We headed out and joined the garnet-and-black clad masses on Assembly Street, listening to Mick Mixon and the pre-game show on 560 AM. Inside Williams Brice, I stopped at one of the merchandise booths and selected a black Joe Mo cap with "Carolina" across the front. My father said, "Why are you getting another hat? You already have one on your head, stupid."

"I'm getting it for you. You may have gone to State, but today I'll teach you to be a Carolina fan. Besides, being in the East Stands, you'll be glad you had it by late this afternoon." Dad rather sheepishly accepted it. As we were about to leave the booth, he said "You know what I'd really like?

"What?" I asked. It was very uncharacteristic of him to ask for anything.

"I kinda like that Carolina pin over there." He was looking at a small Block – C tie tack, with the Gamecock in the middle. It had the whopping price of $3. Dad reached for his pocket, but I fought him off and had the thing bought before he could get his wallet unfolded. It didn't go well with his paisley tie, but I pinned it on him anyway and we headed to our seats.

Once in our seats, my father was mesmerized. He had never seen this many people at one time in his life. With N.C. State still representing the vestigial ACC days, the stands were rapidly approaching capacity of 74,000. The teams left the field after the pre-game warm-ups and the Carolina band was assuming their positions for the National Anthem and the Alma Mater.

Dad said "Are there this many people at every game?"

"Yeah, pretty much. Except for the Clemson game. It's worse than this."

"Clemson…Hmmph…Bunch of trashy-assed rednecks." My father was a quick study at becoming a Carolina fan.

The announcer intoned "Ladies and gentlemen, would you please rise for the playing of our National Anthem." Dad poked me in the back and said loud enough that a couple of rows in front and behind us could hear, "Take off your cap, moron. Your Uncle Harold died for that flag so you wouldn't be eating krout."

"I though you said Uncle Harold was killed in a poker game, surrounded by hookers and bourbon, for hiding aces up his sleeve?" The older couple in front of us was shaking with laughter and I heard a few titters behind us.

"I told you no such thing. Now shut up and show some respect, boy."

He lustily sang "The Star-Spangled Banner" – off-key as always, and even kept his hat off as I sang the Carolina Alma Mater. In perfect baritone, of course.

The rest of the afternoon was a flash. Dad didn't cheer for State a single time, but applauded Carolina numerous times. We small-talked some, commented on some plays. He asked about his granddaughter and his soon-to-arrive grandson; I asked about my mother. He asked about my job; I inquired as to how he was spending retirement. It was a perfect day for a father and a son who had fought far too many battles with each other, to enjoy fellowship together under the backdrop of Carolina football on a balmy fall afternoon.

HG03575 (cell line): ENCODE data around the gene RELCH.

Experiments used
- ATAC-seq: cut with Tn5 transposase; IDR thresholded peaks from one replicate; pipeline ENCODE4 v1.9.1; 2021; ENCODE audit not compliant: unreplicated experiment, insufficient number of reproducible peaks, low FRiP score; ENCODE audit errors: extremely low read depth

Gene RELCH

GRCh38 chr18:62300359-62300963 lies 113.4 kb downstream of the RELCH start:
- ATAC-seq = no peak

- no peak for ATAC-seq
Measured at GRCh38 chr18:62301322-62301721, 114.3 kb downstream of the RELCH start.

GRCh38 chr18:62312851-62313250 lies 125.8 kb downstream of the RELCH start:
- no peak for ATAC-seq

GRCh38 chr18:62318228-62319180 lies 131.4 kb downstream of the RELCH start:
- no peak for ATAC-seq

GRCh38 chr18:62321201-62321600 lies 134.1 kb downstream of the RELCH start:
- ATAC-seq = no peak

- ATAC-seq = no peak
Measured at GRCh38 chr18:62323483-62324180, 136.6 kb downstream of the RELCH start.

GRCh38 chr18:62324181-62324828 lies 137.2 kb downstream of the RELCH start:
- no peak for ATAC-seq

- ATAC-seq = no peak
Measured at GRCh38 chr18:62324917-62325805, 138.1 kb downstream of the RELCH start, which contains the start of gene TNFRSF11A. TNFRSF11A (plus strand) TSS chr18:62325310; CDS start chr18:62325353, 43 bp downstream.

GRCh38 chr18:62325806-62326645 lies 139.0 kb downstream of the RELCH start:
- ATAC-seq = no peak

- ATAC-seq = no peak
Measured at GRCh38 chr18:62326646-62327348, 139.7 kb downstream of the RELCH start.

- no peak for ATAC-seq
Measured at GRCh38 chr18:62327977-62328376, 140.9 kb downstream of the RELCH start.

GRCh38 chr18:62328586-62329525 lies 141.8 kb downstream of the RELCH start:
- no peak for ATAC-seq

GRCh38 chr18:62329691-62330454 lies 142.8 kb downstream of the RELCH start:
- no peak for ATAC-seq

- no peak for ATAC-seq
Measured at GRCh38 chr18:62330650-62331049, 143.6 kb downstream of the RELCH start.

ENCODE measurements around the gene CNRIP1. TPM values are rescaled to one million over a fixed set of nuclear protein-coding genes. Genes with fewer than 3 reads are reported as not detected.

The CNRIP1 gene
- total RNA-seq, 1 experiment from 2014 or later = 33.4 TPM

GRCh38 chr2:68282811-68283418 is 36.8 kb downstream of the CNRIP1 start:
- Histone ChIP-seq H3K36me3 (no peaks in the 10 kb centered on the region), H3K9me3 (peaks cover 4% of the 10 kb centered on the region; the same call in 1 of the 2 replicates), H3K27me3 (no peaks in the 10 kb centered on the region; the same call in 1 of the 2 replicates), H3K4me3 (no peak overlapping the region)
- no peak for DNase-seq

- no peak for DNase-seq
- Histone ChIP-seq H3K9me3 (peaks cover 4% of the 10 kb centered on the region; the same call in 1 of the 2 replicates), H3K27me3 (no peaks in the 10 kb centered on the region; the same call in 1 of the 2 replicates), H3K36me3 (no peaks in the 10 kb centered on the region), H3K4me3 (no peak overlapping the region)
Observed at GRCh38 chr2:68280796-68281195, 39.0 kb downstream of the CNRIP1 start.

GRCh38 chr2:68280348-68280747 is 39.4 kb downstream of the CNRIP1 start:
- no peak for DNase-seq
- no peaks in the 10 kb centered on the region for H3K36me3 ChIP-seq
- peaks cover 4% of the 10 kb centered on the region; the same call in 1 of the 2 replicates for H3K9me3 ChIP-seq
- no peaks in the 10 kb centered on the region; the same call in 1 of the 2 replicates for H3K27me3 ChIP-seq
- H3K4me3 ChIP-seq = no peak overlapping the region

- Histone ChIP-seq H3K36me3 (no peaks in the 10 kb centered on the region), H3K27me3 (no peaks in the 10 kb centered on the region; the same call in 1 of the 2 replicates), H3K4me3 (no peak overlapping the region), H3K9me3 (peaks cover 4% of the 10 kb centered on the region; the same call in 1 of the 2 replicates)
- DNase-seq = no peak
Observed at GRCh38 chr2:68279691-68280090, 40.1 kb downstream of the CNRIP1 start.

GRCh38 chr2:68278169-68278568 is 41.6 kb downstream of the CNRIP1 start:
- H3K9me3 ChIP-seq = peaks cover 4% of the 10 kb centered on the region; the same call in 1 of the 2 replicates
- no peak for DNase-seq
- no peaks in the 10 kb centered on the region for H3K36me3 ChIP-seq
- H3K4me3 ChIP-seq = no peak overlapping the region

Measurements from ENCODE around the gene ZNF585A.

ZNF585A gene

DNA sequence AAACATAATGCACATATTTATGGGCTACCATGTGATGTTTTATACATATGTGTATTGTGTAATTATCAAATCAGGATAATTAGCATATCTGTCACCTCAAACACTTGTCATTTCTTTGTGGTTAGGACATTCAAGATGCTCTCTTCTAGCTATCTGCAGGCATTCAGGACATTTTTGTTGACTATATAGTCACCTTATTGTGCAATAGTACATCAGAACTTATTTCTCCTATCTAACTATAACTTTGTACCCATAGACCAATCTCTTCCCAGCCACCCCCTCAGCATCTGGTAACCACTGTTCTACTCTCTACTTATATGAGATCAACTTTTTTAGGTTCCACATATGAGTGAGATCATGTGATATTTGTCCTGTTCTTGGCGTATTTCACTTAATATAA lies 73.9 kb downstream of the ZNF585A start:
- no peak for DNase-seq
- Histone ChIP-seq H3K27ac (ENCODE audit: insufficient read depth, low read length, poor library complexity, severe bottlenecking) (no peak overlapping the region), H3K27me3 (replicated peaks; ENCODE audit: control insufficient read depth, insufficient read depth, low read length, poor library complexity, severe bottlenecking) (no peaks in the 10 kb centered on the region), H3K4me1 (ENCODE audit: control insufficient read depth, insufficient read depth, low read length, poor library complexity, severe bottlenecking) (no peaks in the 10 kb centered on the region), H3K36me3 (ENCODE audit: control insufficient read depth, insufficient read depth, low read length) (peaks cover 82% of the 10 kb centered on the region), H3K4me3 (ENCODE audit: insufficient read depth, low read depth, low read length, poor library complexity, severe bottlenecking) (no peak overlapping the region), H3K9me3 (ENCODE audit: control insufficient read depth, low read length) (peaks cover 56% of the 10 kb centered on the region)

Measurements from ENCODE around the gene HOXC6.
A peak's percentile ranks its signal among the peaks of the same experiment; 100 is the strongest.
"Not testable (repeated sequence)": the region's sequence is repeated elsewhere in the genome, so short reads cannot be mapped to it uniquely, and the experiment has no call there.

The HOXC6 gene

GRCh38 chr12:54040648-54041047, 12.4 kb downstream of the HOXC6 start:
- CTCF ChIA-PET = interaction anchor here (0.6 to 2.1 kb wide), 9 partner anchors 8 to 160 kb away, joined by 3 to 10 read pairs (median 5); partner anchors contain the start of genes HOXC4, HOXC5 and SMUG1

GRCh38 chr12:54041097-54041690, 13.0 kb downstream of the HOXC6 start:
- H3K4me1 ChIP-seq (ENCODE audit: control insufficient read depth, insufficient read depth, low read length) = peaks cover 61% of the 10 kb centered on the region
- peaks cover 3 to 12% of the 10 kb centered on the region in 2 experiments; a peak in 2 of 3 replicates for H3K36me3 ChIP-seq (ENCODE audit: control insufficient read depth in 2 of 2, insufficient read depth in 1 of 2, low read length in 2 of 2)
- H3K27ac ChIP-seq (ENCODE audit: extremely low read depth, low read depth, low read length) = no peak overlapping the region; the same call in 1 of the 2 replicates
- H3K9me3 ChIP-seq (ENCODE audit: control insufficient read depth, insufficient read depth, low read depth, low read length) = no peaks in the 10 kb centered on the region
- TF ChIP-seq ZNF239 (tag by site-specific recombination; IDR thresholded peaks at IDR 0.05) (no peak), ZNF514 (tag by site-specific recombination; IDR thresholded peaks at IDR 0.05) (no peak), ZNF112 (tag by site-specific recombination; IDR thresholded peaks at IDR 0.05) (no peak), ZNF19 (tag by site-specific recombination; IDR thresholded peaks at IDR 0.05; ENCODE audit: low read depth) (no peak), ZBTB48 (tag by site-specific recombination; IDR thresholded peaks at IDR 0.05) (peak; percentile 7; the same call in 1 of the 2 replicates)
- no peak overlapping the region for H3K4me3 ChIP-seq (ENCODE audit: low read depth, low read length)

As we trudged through the parking lot after the game, my father spoke up.

"We should do this again."

"Not until you're a full-fledged Gamecock fan", I teasingly replied.

"Well, I have a hat and a pin. I guess I am now. I know I didn't go to school here, but neither did a lot of fans. What? Is there some sort of damned initiation I have to go through?"

"Actually, there is. You have to yell ‘Go Cocks!' as loud as you can with all of these people out here." I was really pushing the envelope with this one.

"I'll not yell any such vulgarities, publicly or otherwise! You should be ashamed of yourself, Mister, for even suggesting that I do such!" my father hotly replied.

"Well, I guess you can never be a true Gamecock fan", I sighed as I unlocked the car doors.

Dad stood resolutely for few moments before opening his door. He then turned, and in a 66 year-old voice that could've shattered granite at a half mile, I heard "GOOOOO COCKS!" He quickly jumped in the car, slumped down in the front seat, tipped his new-found Carolina cap over his eyes, and slammed the door.

"Does that make you happy?" he hissed. "Embarrassing an old man like this? Well guess what, Einstein? You set the stakes and I just covered them! That makes me a damned Carolina fan now, so crank this car and let's get the hell outta here before someone from church recognizes me! I've got to get back home and check on your mother! My God, what kind of tomfoolery will you come up with next!"

I couldn't respond, as I was slumped over the steering wheel laughing my ass off and afraid I would wet my pants at anytime. After a few minutes, the corners of my father's mouth curled up a little, showing me that even he was amused.

That was the first and last time we would ever attend a Carolina game together.

A few months later, we noticed that my dad's bouts of repeating himself and forgetfulness were getting alarmingly worse. In June 1986, he left to go to the post office and was missing for over twelve hours. We had APBs put out for him all over South Carolina and my mother was getting hysterical. Around midnight, we got a call from the Richland County Sheriff's Department - 60 miles away - that he had been located parked in the Williams-Brice parking lot off Bluff Road. The officers who found him said he was terrified and couldn't remember where he lived. Dad had forgotten the name of the town he had lived in for over 40 years and didn't know how to get home, but – by God - he recognized the stadium from the N.C. State game and stopped until he could figure out where to go.